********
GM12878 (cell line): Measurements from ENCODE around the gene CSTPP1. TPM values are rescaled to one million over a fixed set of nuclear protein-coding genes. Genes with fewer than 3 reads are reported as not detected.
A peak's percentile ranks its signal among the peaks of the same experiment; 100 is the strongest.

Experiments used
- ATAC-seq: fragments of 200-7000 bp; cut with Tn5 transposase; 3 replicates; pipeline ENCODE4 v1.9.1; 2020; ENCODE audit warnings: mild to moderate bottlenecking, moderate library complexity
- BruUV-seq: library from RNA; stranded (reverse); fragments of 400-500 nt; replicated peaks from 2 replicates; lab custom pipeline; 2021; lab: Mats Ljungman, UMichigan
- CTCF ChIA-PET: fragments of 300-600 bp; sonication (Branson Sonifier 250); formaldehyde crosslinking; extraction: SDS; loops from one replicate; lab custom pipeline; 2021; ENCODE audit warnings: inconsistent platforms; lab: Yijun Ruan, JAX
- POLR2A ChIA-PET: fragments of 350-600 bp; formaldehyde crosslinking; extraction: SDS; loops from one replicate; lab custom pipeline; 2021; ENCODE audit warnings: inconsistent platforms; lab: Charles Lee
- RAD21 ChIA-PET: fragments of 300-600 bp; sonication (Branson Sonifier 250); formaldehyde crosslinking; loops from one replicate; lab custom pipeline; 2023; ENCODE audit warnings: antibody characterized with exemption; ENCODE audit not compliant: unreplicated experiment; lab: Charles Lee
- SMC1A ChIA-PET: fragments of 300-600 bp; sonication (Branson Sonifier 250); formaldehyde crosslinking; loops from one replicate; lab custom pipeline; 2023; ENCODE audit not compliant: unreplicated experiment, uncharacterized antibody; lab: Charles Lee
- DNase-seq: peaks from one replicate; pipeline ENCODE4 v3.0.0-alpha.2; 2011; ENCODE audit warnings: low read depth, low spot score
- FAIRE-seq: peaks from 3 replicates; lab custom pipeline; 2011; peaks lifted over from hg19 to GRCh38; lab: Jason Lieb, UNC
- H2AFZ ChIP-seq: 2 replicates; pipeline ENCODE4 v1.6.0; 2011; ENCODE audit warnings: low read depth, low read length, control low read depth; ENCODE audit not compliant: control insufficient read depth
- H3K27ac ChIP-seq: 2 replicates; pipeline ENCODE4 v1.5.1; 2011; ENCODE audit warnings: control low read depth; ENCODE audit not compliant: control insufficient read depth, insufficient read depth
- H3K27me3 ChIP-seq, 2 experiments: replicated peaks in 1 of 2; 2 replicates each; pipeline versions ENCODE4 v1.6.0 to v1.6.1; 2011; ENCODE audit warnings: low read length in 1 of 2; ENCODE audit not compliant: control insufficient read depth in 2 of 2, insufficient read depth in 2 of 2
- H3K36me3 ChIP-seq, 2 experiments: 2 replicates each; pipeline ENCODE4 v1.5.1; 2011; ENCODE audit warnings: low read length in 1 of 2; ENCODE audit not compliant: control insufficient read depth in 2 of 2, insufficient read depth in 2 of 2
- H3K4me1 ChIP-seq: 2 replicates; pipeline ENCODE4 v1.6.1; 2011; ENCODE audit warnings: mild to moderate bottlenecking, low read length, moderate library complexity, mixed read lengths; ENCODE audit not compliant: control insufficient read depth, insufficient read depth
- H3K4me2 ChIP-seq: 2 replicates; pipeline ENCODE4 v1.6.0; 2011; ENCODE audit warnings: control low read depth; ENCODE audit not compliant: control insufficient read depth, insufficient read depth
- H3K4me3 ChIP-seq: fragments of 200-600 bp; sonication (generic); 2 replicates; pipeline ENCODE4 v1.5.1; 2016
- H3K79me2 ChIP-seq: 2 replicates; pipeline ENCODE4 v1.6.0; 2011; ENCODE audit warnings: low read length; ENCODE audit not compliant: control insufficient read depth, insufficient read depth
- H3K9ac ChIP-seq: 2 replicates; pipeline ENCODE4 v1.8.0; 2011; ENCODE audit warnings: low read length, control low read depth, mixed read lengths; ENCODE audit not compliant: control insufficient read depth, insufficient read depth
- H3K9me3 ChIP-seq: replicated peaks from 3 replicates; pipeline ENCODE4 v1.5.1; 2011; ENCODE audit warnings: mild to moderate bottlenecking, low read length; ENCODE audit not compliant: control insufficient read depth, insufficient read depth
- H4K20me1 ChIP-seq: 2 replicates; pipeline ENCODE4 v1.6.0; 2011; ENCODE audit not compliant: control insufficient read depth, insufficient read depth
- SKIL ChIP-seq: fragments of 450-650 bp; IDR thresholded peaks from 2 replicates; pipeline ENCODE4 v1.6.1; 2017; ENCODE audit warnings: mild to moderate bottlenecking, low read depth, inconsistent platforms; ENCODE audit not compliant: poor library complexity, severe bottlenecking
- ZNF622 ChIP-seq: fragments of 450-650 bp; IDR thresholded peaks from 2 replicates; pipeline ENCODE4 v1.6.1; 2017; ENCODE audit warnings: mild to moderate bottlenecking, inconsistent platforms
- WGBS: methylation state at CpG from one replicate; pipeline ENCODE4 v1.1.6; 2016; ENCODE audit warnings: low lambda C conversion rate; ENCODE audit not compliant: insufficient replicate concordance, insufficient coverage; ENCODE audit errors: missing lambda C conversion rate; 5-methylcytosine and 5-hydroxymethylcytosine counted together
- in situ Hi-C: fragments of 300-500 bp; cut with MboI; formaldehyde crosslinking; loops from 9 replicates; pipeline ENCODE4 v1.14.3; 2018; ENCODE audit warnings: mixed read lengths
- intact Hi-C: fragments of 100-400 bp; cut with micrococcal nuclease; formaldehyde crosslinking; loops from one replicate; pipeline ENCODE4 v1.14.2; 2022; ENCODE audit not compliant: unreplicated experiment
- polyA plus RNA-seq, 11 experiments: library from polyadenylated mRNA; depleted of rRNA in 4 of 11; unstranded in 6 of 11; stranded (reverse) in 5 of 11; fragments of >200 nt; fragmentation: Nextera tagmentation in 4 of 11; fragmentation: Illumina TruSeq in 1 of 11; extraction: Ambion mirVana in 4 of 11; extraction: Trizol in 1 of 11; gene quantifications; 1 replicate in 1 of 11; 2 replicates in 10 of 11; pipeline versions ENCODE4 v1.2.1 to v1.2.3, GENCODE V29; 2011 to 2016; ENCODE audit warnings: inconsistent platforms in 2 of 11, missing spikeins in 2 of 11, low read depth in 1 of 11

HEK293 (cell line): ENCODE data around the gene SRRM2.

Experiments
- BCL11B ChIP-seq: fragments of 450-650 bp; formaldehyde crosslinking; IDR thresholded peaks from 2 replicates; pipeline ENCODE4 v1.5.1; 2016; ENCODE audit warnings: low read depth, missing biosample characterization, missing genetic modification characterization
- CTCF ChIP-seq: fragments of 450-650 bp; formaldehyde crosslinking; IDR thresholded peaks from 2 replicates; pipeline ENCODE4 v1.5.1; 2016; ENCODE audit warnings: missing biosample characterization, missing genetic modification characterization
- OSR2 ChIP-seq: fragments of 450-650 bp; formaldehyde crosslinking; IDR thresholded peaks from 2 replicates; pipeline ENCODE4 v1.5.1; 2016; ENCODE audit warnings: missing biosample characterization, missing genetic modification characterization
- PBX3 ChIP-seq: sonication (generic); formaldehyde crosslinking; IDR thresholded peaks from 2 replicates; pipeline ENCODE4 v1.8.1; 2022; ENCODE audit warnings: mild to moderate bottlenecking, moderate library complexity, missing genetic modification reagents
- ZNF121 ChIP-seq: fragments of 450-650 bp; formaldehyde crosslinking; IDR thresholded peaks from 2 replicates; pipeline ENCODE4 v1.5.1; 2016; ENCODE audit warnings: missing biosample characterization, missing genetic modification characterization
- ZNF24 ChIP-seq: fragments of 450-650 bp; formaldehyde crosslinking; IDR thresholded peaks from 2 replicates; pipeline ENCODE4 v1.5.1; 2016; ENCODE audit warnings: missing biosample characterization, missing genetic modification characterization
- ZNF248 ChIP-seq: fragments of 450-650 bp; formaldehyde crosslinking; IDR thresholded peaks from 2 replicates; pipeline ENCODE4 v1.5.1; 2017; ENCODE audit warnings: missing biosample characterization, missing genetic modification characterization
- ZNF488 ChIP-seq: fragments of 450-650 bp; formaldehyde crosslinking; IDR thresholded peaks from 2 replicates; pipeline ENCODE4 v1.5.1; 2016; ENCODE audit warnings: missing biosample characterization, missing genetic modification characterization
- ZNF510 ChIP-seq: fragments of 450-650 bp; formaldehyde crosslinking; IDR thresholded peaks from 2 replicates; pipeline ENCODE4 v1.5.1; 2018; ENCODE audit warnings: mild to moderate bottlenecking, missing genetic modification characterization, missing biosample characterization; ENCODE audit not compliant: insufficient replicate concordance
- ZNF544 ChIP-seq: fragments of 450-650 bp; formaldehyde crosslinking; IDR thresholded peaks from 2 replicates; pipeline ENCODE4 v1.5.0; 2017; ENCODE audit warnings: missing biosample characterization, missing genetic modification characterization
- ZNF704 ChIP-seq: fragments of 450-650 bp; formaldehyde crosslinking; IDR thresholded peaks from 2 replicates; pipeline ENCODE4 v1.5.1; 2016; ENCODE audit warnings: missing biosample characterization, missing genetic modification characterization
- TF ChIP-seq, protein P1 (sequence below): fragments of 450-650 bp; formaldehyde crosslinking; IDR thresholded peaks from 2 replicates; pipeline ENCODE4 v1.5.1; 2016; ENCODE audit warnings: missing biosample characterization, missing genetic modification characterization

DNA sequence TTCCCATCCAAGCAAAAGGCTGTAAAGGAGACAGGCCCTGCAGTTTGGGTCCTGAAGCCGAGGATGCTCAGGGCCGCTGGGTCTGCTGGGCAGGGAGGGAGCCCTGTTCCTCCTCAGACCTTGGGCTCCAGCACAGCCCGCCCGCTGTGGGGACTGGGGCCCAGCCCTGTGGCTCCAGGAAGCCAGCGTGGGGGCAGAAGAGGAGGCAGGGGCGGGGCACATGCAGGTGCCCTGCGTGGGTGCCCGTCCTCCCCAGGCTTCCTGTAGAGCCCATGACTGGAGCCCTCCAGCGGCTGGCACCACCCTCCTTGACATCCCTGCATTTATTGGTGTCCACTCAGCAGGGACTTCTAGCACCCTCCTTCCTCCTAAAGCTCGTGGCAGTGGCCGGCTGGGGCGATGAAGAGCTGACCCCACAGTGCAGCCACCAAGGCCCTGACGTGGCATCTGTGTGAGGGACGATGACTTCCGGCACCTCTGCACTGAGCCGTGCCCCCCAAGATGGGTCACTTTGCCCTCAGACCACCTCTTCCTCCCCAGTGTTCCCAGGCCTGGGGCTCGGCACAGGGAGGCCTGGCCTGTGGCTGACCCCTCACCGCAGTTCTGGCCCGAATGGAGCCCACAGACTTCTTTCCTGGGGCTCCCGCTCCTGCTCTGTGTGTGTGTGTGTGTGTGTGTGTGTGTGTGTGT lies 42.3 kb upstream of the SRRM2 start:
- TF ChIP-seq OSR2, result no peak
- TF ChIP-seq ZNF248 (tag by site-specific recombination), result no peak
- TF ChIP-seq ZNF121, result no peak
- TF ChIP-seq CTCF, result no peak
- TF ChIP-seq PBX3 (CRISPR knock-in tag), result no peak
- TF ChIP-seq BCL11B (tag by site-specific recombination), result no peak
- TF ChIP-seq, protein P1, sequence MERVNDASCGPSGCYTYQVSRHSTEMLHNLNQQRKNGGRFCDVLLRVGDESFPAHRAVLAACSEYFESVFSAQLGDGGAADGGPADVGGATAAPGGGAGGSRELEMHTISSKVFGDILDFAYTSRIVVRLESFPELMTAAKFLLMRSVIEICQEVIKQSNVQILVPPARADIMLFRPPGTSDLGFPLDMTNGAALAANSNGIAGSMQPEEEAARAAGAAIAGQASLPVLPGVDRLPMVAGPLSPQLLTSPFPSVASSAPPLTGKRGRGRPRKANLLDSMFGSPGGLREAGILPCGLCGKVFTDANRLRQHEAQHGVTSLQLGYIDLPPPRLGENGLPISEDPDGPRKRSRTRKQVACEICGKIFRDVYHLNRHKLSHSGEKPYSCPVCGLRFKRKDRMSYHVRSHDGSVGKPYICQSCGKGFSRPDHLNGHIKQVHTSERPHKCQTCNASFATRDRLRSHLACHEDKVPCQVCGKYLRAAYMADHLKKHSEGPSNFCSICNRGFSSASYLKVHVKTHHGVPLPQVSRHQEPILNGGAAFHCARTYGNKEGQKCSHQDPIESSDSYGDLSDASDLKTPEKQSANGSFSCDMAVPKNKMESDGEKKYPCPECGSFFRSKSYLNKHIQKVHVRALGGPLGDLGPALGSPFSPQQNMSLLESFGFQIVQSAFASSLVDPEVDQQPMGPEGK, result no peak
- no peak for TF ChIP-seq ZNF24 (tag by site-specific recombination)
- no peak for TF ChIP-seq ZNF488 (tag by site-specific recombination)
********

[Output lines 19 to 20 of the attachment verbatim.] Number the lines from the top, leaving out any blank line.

- H3K79me2 ChIP-seq: 2 replicates; pipeline ENCODE4 v1.6.0; 2011; ENCODE audit warnings: low read length; ENCODE audit not compliant: control insufficient read depth, insufficient read depth
- H3K9ac ChIP-seq: 2 replicates; pipeline ENCODE4 v1.8.0; 2011; ENCODE audit warnings: low read length, control low read depth, mixed read lengths; ENCODE audit not compliant: control insufficient read depth, insufficient read depth